Hong Kong's protestors are turning college campuses into improvised weapons factories
- Under a November full moon, hundreds of young people dressed in black set about turning several of Hong Kong's top universities into fortresses, well stocked with improvised weapons.
- At City University, protesters used ping pong tables, potted plants, furniture, sports equipment, and bamboo to form a network of barricades to block roads and fortify the entrances to the student residence complex.
- Authorities said protesters had turned the Chinese University of Hong Kong (CUHK) into a "weapons factory," prompting a crackdown on Tuesday that left many people injured in fiery clashes.
- Protesters have fortified parts of the campuses of Polytechnic University and University of Hong Kong (HKU), in addition to CUHK, BU, and City University.
- On Thursday, police said protesters dropped flower pots and fired several arrows at officers near Polytechnic University.
Marine deserter wanted for murder spotted in Virginia, prompting a school shutdown
- Authorities received a call about 4 a.m. regarding a sighting of Michael Alexander Brown, 22, who is suspected of killing his mother's boyfriend last week in Hardy, about 9 miles east of Roanoke.
- Brown deserted his post at Camp Lejeune in North Carolina last month, police said.
- Though Franklin County authorities said this week he was driving a 2008 Lincoln Town Car, Roanoke Police Chief Tim Jones said Brown was driving an RV when he was spotted in Roanoke.
- Brown is considered dangerous and may be armed with a "shoulder-held, high-capacity weapon," Jones said.
- The Franklin County Sheriff's Office warned the public Monday that Brown was armed with a high-powered firearm and possibly other weapons.
- North Carolina authorities have charged Brown with second-degree murder and using a firearm in the commission of a felony.
The New Zealand man accused of murdering backpacker Grace Millane after a Tinder date said he arranged another date while she lay dead next to him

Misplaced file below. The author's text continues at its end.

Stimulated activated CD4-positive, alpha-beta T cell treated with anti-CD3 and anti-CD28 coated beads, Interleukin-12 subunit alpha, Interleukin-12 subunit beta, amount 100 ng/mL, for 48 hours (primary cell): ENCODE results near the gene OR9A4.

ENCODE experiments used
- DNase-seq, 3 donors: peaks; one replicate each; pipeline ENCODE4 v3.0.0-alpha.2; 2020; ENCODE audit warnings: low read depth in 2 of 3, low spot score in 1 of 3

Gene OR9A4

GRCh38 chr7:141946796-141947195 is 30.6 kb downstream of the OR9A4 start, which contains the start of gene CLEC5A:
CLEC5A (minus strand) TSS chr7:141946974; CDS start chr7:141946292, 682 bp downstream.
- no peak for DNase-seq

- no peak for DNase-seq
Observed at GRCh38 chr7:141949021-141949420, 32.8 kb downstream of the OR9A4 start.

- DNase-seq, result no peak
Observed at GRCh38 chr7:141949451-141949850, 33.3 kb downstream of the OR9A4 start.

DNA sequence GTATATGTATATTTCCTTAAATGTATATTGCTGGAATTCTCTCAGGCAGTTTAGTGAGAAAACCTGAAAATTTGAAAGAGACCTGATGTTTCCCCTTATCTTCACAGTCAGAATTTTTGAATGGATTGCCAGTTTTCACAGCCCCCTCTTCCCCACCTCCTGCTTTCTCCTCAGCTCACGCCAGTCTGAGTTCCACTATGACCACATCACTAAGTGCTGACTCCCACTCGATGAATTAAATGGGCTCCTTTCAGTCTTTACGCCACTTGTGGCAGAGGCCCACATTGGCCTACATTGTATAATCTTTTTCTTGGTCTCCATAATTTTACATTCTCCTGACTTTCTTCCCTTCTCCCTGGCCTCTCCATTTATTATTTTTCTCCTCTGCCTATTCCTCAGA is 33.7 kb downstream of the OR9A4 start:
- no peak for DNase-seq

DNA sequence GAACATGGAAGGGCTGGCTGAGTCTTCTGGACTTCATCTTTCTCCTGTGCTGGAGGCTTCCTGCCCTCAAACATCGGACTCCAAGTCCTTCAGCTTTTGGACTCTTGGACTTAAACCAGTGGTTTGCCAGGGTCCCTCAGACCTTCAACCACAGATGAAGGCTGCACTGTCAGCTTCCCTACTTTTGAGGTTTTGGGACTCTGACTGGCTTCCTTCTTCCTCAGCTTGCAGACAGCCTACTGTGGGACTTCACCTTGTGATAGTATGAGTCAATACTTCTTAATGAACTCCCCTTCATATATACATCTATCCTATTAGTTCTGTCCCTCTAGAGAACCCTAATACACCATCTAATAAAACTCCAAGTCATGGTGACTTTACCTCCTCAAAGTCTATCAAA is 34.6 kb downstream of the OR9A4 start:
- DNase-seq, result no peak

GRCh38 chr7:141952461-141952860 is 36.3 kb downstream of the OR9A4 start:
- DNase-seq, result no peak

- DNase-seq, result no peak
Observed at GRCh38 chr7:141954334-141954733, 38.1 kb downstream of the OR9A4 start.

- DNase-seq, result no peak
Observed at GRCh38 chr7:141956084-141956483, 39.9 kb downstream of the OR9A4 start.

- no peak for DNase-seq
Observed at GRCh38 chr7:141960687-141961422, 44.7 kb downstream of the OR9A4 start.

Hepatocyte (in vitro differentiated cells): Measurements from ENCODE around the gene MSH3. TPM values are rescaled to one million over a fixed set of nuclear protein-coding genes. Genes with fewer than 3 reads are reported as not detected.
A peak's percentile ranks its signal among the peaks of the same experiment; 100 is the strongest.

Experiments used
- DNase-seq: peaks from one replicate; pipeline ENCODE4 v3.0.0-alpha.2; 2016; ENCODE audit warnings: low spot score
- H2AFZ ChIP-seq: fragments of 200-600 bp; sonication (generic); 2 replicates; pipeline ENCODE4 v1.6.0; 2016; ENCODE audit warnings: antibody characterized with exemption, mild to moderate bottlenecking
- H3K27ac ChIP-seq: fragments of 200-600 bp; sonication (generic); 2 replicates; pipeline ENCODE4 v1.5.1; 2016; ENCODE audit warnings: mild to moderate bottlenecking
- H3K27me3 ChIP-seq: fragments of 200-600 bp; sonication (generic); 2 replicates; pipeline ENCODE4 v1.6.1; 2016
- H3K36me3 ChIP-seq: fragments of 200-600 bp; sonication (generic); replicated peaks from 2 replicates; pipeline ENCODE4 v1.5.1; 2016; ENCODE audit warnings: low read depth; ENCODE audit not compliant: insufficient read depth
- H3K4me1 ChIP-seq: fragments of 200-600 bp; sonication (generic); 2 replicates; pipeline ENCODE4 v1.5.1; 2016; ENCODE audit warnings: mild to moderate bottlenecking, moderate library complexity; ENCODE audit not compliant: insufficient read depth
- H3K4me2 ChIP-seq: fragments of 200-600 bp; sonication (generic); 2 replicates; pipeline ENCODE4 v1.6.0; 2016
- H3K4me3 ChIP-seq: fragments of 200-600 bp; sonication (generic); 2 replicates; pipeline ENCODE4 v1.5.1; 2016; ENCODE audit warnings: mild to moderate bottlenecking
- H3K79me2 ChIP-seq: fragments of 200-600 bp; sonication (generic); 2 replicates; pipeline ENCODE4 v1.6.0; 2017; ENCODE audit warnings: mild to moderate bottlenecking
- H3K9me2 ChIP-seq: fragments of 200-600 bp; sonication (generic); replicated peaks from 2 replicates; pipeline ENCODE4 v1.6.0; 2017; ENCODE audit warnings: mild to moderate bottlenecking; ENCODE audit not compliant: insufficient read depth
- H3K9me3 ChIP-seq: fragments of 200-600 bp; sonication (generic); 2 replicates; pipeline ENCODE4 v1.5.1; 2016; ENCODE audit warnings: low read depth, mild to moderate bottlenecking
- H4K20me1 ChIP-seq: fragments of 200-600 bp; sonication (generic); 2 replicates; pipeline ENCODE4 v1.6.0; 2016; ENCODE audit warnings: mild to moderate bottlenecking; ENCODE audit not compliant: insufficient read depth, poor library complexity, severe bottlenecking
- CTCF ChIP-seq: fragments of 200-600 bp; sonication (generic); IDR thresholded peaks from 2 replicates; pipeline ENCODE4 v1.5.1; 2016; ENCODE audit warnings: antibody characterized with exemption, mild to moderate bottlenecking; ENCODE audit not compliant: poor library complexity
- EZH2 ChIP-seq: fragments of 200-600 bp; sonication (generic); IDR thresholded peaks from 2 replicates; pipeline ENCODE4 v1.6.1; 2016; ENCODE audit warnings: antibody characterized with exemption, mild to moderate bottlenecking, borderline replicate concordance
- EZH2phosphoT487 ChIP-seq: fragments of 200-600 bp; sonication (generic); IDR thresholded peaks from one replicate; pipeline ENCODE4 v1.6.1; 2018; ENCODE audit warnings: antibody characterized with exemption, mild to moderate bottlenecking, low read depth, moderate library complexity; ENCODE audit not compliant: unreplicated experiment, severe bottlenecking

- In early police interviews the man said that he left Millane after their date at 8 p.m., before getting drunk with his friends and blacking out until 10 a.m. the next day, Sky News reported.
- He told police that after he and Millane had sex, he fell asleep on the floor of his shower and went back to bed, thinking Millane had left the room, Sky News reported.
- The woman with whom he went on the date on December 2, the day after his date with Millane, told the court earlier this week that the man had calmly discussed and empathized with a man who was jailed for manslaughter after accidentally killing a woman during rough sex, the BBC and MailOnline reported.
- A previous Tinder date also told the Auckland court the man was "a sociopath," and described fighting for her life while he tried to suffocate her during oral sex, Sky News reported.
The Strange Life and Mysterious Death of a Virtuoso Coder
- A day after collecting evidence in the woods near Clarksville, four investigators from the Warren County Sheriff's Office made the two-hour drive to Columbus.
- The Warren County investigators next split up into pairs: Two headed southeast to notify Haas' mother, Judith Wallace Huff, who lived in the hills near the West Virginia border; the other two, Lieutenant Chris Peters and Sergeant Brian Hounshell, stayed in Columbus to interview acquaintances of the deceased programmer.
- One of the first people Peters and Hounshell tracked down was Emanuel Sylvia, one of Haas' cofounders at Tessr, who asked to meet the investigators in a Kroger parking lot near his home.
- Toward the end of his conversation with Peters and Hounshell, Sylvia recounted his last interaction with Haas, which took place just after a Tessr board meeting held in a suburban office park on the night of August 30.
Grand jury rules they do not have enough evidence to charge officer for shooting a black man in the back
- Wednesday's ruling was a "No True Bill," which dismisses the defendants when the grand jury does not find enough evidence to charge the defendant, according to a statement from Colorado Springs Police Chief Vince Niski.
- CNN has reached out to the district attorney's office for comment.
- Bailey later died at a hospital, the El Paso County Sheriff's Office said in a release.
- The shooting involving the Colorado Springs Police Department was handed over to the El Paso County Sheriff's Office for investigation, the statement said.
- Their investigation was given to the Fourth Judicial District Attorney's Office which could decide to make a ruling or hand the decision over to a grand jury.